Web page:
18 September 2014 The Rider I Could Have Been
The summer after I turned eight years old I fell in love with horses. I was going into first grade, and in those days my mom was signing me up for every summer camp imaginable to find something I enjoyed and to get me out of her hair. I went to volleyball, math camp, and the occasional week away at a church retreat, but my favorite was horse camp. I rode English style, which consists of riding my horse with the best posture possible and jumping over the jumps with as much elegance and poise as I could muster. After my week of ‘Horses 101’ (learning how to care for the horses and their equipment, and of course my favorite part, riding), my mom signed me up for regular lessons every Saturday morning.
Being a 1st grader, I didn’t have a whole lot to look forward to, so one can imagine how excited I got by the end of a week to go ride. My instructor’s name was Margaret who was a college student who rode horses as well. I always envied her for her sapphire blue eyes and her flowing long brown hair. She helped me win my first horse show, helped me get back on the first time I fell off, and was essentially the bigger sister I wished I had.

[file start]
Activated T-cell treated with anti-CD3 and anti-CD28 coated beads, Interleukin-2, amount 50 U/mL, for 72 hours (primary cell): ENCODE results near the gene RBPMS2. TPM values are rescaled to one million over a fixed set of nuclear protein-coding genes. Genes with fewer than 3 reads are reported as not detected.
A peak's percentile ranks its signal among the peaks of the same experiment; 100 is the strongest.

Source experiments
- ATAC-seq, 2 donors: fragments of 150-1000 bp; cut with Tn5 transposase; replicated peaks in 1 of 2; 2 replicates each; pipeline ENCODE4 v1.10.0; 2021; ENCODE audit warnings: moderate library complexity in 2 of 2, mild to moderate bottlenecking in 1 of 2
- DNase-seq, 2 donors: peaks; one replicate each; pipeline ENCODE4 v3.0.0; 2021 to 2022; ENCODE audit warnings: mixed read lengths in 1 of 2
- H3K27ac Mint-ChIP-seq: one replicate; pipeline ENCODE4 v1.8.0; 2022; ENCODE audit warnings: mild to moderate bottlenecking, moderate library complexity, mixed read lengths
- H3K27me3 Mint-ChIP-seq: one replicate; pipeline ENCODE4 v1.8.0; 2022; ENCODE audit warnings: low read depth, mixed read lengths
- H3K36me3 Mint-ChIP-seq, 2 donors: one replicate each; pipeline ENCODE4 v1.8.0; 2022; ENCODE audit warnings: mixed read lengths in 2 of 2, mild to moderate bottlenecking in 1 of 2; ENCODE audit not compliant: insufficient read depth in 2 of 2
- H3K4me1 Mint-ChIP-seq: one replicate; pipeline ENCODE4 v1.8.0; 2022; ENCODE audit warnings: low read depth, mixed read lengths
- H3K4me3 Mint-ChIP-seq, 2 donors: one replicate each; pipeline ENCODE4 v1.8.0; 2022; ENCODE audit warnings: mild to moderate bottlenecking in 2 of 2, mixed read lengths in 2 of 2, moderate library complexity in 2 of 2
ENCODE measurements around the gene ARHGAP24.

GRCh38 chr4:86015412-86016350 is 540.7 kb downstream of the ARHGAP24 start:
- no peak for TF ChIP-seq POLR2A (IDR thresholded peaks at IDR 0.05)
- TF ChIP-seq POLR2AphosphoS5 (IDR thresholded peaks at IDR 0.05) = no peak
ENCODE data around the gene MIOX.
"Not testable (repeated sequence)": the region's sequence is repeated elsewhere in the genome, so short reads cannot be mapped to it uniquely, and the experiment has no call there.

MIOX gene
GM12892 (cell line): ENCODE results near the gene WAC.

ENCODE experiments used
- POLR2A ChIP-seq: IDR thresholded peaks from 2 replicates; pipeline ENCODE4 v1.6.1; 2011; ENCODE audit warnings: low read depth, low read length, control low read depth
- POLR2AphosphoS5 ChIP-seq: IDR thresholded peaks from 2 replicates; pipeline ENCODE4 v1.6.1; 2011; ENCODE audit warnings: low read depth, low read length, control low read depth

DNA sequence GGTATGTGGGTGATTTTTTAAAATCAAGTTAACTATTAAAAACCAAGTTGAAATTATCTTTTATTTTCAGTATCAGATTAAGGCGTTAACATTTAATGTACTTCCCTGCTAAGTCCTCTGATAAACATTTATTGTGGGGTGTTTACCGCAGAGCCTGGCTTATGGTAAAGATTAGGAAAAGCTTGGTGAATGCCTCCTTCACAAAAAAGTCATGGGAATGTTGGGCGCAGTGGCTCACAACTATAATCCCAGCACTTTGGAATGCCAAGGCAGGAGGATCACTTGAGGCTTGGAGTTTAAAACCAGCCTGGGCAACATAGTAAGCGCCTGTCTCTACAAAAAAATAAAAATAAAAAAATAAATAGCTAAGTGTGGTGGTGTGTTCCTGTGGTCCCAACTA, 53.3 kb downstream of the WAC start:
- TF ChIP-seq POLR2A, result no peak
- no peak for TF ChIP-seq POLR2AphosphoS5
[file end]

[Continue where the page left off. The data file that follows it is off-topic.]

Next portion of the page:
About 4 months after my first lesson I was trying a course for the first time. I had adjusted my leather stirrups so the balls of my feet fit just right, and we had just warmed up with a couple cantering laps around the course. Cantering resembles galloping just slower and more controlled. My heart started to beat just a little faster when I saw Margaret setting the jumps around 3 foot 4. I’d never jumped that high before. I was riding my favorite horse that day, Anchor. He was a palomino (around the color of sand), a bulky horse but light on his feet. As I walked Anchor around the course I became increasingly nervous. Margaret motioned me over, and my hands began to sweat inside my cloth gloves. “Alright Victoria, your first show is in a month, and this is the starting height you’ll need to be able to jump by then. Anchor will have no problem with it, but make sure to get the right number of leads in-between each jump.” Achieving the right number of leads meant to make sure to only allow the horse to take three strides between each jump. I could get major points deducted for allowing the horse to take more than or less than 3 strides(leads) in a show, but even worse the horse could stop in his tracks and I would go flying off the front. There were a lot of dangers to riding, but that’s what I loved about it. After she told me in which sequence to do the jumps, I did my lap and began. My eyes starting to water with fear I began to feel all the unknowns going through my head at once. I gripped the reins as best I could as we cantered up to the first jump. I got into jump position (butt out of the saddle, leaning forward clutching the reigns and the horses mane), squinted my eyes, braced for impact, and threw my heels into Anchor’s side as hard as my 4 foot 3 body could to get him over the jump. I could taste the dirt flying into my face and hear Anchor’s heavy breathing as we approached. When I’m in the air, even if just for a split second, time seems to freeze. It’s just the horse and me, no one to help me out or to save me if anything goes wrong. My life is literally and metaphorically in my own hands, and the freedom I felt for that second made me never want to come down. I landed with the biggest grin I think I ever had, Margaret and my dad cheering me on as I continued. At this point nothing could stop me, it was me in my element doing what I did